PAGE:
Sesen Bio’s Vicineum for Non-Muscle Invasive Bladder Cancer Receives FDA Priority Review

The Food and Drug Administration (FDA) accepted Sesen Bio’s Biologics License Application (BLA) for Vicineum for the treatment of high-risk, BCG-unresponsive non-muscle invasive bladder cancer (NMIBC). The agency also gave the application Priority Review and, according to a press release, does not plan to hold an advisory committee meeting regarding the BLA.

“We have been meeting with the FDA regularly for the past two years on the application for Vicineum,” said Dr. Thomas Cannell, president and chief executive officer of Sesen Bio, in a press release. “We understand the FDA’s position and guidance very clearly and have found the review process to be collaborative and engaging. … We remain focused on the patient and our mission to save and improve lives and expect to continue to make progress around the world in the coming months.”

The company previously reported outcomes of the phase III VISTA trial, which recruited 133 patients in three cohorts. The study included patients with BCG-unresponsive NMIBC who had completed ≥2 courses of full-dose BCG and recurred with papillary NMIBC ≤30 weeks or carcinoma in situ ≤50 weeks after last BCG. Vicineum was instilled into the bladder for two hours at 30 mg doses twice a week for six weeks, followed by weekly for six weeks and then every two weeks for up to two years. Patients underwent evaluation per urine cytology, cystoscopy, and pathology of biopsy of any suspicious lesion. The primary efficacy endpoints were complete response rate (CRR) and duration of response for patients in the first cohort. Secondary efficacy endpoints were time to disease recurrence for patients in the third cohort, and for the entire study population, time to cystectomy, progression-free survival, event-free survival, and overall survival (OS).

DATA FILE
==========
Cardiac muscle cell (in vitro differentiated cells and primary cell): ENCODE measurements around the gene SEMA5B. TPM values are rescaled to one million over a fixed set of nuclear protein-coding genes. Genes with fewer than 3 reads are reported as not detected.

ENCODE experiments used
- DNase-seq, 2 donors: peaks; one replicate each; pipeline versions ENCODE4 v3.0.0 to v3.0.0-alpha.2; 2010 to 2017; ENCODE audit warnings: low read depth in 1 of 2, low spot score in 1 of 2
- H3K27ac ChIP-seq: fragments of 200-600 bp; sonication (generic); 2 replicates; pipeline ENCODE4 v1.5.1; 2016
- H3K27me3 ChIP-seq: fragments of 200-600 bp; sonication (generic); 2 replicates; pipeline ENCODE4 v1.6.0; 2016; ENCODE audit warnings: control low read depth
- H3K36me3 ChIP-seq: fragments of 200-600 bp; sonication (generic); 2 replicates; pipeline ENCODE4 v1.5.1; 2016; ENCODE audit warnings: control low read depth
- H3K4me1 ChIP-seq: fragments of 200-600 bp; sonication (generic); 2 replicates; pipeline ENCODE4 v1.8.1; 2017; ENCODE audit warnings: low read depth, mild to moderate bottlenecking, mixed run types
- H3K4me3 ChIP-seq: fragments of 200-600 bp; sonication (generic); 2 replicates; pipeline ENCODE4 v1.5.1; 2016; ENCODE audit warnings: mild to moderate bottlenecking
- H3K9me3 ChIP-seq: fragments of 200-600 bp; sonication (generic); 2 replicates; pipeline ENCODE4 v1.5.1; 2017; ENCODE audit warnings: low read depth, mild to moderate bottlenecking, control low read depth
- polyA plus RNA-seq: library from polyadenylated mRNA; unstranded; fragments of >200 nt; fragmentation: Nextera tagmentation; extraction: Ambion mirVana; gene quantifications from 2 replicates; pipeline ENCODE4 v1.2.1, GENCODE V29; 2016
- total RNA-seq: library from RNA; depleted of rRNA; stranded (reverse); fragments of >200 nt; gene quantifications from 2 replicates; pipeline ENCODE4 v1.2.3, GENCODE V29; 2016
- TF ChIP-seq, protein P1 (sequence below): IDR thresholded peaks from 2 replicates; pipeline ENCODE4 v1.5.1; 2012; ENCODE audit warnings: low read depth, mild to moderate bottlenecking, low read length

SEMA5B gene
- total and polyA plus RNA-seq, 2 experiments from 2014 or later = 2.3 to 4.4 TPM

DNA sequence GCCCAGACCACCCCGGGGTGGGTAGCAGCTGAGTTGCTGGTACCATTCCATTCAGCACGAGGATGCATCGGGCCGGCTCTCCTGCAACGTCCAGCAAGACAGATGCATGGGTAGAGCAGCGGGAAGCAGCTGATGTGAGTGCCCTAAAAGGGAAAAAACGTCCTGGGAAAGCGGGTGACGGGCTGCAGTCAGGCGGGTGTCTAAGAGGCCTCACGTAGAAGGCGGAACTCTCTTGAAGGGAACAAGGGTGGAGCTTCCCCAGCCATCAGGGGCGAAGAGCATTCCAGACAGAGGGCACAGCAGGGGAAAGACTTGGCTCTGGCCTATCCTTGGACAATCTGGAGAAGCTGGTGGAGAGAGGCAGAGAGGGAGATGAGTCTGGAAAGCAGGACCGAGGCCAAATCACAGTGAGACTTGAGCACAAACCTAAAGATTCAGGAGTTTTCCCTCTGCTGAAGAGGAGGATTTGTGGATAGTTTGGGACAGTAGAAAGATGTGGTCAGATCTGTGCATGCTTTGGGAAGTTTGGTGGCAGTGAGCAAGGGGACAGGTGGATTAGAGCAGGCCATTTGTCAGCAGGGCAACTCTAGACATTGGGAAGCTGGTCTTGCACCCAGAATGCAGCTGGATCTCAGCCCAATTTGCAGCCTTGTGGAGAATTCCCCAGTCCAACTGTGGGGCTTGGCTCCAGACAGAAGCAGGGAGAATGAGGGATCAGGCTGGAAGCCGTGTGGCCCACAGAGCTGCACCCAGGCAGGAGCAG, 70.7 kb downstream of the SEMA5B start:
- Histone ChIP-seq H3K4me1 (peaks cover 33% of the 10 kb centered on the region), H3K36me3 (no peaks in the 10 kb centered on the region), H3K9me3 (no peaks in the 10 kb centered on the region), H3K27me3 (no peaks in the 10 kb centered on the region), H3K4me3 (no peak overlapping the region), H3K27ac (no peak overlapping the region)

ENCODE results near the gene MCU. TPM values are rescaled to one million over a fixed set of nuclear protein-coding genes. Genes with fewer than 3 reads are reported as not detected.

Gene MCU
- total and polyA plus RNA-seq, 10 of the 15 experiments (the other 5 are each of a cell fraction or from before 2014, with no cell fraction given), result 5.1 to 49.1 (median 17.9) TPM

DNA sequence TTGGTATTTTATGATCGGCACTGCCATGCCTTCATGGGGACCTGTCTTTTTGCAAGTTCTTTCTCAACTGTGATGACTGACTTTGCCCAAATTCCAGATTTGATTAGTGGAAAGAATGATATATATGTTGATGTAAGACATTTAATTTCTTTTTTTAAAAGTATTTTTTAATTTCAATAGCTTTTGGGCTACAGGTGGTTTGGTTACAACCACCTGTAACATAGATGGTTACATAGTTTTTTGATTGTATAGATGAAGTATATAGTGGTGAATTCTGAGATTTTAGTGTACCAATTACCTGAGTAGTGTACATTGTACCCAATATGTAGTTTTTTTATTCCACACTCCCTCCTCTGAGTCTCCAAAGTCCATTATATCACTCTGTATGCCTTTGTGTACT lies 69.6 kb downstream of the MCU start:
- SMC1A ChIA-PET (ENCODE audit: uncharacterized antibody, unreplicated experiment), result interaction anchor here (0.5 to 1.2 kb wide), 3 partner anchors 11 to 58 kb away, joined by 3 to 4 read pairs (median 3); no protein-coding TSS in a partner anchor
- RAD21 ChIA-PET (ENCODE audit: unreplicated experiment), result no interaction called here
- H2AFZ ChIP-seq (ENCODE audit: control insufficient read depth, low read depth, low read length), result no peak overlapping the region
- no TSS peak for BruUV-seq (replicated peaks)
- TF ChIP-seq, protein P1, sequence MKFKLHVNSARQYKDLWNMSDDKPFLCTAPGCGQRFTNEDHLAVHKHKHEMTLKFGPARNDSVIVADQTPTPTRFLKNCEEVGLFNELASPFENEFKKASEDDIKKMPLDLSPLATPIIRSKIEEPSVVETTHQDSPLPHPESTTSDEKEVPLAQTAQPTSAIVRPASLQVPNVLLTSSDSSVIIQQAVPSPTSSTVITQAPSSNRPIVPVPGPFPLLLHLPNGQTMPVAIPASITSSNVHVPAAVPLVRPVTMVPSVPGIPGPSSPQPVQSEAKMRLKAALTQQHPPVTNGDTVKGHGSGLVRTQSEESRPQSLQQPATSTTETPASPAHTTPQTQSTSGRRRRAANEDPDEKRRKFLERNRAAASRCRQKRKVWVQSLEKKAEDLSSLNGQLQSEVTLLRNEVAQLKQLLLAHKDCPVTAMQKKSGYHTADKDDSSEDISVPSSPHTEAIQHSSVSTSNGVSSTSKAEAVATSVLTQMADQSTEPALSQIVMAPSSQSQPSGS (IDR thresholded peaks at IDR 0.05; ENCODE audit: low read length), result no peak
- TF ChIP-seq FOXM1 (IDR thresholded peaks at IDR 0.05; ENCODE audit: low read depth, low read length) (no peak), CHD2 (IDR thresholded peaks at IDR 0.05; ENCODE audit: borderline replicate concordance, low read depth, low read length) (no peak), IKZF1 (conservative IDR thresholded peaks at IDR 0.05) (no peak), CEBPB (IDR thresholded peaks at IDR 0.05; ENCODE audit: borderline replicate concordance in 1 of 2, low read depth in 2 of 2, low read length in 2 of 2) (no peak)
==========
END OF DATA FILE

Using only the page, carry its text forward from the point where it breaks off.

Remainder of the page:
By May 2019, data were available for cohorts one (n=82) and two (n=7). Cohort one included patients with CIS with or without papillary disease that was determined to be refractory or recurred within six months of their last course of adequate BCG. The CRRs were: three months, 39%; six months, 26%; nine months, 20%; and 12 months, 17%. Cohort two included patients with CIS with or without papillary disease that was determined to be refractory or recurred after six months, but less than or equal to 11 months, after their last course of adequate BCG. CRRs in this cohort were 57%, 57%, 43%, and 14%, respectively.

When the two cohorts were pooled together, the CRRs were: three months, 40% (95% confidence interval [CI], 30-51%); six months, 28% (95% CI, 19-39%); nine months, 21% (95% CI, 13-31%); and 12 months, 17% (95% CI, 10-26%).

At data cutoff, the researchers anticipated that 90% of the entire cohort would remain progression-free for ≥2 years, 96% of patients were estimated to have OS ≥2 years; 95% of all adverse events (AEs) were grade 1 or 2. The most prevalent treatment-related AEs were dysuria (14%), hematuria (13%) and urinary tract infection (12%).